Complaints were received about a comment that was made by Rian van Heerden during the breakfast show. The comments concerned the death of a student after apparently having drowned in a swimming pool during a hostel event. Complainants argued, inter alia, that the presenter had accused senior students of murder and that his comment was premature.
The Tribunal found that the insert did not contain any direct criticism of the senior students or any reference to “murder” as alleged by two of the complainants. One could also not regard anything that was said as amounting to the presenter’s having made a false charge. Had the presenter accused the students as having committeed a crime, that would have amounted to defamation. The comments of the presenter, however, did not go that far.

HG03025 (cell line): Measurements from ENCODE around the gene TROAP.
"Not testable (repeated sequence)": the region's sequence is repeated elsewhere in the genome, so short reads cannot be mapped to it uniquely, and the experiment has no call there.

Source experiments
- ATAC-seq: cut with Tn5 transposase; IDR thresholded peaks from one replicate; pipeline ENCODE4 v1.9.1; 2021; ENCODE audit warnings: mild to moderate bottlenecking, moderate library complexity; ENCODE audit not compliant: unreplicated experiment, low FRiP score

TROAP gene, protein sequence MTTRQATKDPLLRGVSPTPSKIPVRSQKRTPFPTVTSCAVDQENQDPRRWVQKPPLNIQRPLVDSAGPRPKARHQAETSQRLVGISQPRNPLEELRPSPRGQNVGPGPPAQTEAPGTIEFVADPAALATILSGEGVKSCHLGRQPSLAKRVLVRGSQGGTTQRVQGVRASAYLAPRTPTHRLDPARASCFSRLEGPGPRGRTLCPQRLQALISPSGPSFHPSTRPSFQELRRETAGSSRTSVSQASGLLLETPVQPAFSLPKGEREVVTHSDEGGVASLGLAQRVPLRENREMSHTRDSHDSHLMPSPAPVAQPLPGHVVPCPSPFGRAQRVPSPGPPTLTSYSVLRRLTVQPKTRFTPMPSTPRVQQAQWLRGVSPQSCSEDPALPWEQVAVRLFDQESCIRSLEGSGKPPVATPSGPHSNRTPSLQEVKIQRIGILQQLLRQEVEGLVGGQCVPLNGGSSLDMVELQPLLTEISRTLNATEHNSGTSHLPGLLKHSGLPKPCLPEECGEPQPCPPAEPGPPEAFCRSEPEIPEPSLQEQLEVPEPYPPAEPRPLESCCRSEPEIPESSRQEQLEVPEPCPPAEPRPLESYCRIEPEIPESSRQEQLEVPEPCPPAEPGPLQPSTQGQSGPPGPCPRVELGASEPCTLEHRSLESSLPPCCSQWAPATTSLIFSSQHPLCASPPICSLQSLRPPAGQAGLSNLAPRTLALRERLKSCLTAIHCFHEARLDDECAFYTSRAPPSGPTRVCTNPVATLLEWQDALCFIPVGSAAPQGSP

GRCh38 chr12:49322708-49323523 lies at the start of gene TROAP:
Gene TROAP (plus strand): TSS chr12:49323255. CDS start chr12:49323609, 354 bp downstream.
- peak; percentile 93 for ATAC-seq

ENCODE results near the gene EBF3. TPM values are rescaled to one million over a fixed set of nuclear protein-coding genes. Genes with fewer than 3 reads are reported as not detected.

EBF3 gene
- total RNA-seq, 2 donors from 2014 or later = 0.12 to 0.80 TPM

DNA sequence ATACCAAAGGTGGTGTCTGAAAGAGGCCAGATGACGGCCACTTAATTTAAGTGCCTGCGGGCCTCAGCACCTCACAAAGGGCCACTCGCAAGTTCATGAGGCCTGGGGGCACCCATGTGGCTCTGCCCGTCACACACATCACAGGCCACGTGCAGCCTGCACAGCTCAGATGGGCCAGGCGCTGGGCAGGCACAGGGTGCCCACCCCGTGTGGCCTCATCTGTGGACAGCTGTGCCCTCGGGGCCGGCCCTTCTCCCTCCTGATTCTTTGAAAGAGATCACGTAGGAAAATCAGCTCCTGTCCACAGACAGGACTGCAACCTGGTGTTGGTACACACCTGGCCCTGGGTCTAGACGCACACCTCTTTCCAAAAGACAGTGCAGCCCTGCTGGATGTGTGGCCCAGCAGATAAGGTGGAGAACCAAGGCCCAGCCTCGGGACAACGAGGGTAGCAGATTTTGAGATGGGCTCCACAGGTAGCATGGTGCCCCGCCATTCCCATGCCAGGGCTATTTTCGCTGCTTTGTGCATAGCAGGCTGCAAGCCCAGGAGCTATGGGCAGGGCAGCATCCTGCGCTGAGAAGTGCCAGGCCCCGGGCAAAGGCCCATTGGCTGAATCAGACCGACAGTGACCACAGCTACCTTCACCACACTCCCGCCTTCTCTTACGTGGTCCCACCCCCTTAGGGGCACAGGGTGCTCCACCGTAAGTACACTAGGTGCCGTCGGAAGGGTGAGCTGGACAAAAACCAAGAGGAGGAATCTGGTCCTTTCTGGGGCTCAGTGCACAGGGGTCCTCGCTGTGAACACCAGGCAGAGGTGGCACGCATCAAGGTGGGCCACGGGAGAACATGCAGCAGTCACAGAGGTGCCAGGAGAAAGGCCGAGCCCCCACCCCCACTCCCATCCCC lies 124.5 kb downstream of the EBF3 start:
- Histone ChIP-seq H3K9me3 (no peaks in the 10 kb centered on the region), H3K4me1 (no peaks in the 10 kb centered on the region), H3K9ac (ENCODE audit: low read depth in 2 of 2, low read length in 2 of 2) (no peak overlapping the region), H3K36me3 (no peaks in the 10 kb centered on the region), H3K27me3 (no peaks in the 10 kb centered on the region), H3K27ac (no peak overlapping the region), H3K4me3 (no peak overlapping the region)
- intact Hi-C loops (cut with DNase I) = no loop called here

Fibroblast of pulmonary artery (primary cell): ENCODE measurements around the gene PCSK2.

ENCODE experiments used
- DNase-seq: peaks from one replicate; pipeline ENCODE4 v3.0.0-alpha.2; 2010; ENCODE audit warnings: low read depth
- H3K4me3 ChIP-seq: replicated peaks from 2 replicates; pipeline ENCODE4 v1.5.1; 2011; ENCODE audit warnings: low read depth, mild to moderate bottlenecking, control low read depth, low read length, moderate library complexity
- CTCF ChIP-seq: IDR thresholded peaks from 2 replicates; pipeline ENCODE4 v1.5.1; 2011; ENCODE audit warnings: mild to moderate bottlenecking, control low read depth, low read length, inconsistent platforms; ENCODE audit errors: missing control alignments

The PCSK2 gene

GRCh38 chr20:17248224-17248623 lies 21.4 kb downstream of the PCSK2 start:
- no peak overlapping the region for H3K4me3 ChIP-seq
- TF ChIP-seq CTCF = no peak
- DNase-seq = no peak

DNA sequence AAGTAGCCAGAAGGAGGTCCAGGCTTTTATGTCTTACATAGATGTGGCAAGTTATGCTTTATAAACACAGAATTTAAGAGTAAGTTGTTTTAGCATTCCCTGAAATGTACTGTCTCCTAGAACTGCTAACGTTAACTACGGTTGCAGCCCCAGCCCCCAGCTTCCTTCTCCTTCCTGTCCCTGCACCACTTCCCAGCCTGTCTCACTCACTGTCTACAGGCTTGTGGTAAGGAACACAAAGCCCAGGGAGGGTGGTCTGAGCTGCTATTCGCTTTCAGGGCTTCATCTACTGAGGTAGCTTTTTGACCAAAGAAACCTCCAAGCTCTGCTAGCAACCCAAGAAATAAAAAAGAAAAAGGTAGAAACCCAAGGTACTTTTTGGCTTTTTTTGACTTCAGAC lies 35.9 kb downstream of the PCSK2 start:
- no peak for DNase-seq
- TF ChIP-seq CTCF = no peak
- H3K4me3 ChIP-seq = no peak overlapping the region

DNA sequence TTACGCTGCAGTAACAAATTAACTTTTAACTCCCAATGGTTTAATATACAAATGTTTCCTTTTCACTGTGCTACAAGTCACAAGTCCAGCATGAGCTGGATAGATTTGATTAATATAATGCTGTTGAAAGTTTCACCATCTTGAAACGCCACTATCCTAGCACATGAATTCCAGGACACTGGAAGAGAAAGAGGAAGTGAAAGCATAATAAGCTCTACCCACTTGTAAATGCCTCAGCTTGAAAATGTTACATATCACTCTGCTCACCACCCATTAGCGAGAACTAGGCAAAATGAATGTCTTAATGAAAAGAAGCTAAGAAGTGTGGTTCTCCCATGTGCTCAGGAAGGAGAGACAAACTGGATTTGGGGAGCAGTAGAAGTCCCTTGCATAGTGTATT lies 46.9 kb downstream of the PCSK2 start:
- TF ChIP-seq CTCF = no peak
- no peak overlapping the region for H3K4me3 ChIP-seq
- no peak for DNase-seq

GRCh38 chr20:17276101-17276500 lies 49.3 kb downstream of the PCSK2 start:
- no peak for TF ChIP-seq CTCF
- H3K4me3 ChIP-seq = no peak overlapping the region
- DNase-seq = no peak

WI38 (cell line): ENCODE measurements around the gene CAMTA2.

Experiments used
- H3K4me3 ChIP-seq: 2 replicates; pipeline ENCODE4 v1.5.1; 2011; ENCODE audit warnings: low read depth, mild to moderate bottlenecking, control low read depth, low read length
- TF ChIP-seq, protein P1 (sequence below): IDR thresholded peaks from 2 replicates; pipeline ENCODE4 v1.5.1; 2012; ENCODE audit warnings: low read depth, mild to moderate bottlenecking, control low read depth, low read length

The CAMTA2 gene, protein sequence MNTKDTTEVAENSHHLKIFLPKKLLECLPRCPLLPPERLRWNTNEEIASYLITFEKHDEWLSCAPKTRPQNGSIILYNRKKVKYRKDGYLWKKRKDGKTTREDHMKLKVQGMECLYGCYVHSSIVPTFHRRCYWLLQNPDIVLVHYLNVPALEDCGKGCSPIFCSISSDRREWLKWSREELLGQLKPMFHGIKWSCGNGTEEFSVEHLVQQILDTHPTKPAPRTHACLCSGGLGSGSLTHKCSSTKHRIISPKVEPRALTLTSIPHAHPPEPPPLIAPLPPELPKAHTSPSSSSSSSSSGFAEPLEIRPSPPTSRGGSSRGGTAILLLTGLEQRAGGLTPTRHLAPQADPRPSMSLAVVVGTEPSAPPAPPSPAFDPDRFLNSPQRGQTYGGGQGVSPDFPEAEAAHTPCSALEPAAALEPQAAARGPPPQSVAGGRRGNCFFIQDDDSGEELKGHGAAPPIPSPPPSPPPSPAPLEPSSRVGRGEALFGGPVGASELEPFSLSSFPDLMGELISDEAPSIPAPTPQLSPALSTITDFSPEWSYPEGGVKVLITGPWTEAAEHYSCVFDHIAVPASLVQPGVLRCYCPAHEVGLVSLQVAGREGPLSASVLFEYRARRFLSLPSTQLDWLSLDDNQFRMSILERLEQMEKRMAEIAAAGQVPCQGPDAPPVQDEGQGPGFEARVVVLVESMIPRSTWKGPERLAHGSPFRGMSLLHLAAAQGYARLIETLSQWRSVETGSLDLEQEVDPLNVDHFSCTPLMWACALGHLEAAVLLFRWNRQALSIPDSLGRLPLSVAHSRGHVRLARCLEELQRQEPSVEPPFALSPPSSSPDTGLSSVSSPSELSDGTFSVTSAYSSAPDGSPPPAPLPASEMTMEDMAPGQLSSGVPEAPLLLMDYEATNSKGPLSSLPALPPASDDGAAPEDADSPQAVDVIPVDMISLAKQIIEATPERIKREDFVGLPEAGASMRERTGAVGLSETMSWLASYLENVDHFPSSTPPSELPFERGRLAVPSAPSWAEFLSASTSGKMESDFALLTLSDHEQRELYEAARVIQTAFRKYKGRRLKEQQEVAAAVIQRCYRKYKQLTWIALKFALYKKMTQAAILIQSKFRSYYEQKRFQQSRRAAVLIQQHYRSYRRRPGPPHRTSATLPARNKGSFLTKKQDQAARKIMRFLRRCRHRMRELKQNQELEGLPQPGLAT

The Tribunal, in not upholding the complaints, stated as follows:
On the whole it is believed that the presenter acted within the ambit of freedom of expression, which is guaranteed to every citizen, and also that he did not exceed the stricter bounds set for a broadcaster, which has the privilege of addressing a large group of listeners on airwaves, that indeed belong to the public (res publica). He was not pre-judging the outcome of the inquiry, nor was he blaming anyone of criminal responsibility. He was expressing a view on a matter of public importance and he was entitled to express his surprise at the fact that the student had not been missed by the group. Whether his surprise was well-founded, is a matter upon which reasonable listeners might differ. But that is the effect of freedom of expression: one need not necessarily express opinions with which everyone agrees. If it is a poor opinion, the marketplace of opinions will take care of it.